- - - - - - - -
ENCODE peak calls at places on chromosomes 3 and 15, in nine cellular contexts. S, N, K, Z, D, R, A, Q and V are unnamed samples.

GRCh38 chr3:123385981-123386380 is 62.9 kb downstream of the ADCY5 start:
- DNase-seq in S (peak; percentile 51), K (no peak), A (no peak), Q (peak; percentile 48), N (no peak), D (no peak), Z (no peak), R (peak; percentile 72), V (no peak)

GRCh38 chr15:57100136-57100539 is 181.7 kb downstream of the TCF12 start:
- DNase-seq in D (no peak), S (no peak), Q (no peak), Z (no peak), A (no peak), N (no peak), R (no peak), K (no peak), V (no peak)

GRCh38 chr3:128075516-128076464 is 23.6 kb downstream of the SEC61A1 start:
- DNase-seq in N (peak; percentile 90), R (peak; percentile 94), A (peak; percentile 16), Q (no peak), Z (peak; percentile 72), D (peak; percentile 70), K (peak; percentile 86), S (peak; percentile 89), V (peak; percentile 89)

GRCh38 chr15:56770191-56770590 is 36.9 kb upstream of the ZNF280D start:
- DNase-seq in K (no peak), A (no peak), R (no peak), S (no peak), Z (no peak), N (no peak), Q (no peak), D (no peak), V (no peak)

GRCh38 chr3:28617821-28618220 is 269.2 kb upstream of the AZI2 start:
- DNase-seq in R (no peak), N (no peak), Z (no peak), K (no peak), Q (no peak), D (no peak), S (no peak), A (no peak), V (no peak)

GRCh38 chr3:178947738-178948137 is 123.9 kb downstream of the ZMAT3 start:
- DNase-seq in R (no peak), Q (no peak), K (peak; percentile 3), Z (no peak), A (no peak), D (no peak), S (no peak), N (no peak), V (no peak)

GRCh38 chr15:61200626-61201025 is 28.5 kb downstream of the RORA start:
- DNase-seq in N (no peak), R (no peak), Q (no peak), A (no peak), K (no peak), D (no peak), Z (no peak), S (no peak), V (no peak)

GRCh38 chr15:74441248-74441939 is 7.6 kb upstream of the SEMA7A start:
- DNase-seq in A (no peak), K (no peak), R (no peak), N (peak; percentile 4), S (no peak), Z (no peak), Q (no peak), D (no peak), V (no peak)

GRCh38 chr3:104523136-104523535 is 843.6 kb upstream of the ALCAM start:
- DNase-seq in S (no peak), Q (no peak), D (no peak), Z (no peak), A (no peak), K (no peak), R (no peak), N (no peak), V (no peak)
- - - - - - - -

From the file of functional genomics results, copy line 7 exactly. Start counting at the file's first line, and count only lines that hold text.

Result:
- DNase-seq in N (peak; percentile 90), R (peak; percentile 94), A (peak; percentile 16), Q (no peak), Z (peak; percentile 72), D (peak; percentile 70), K (peak; percentile 86), S (peak; percentile 89), V (peak; percentile 89)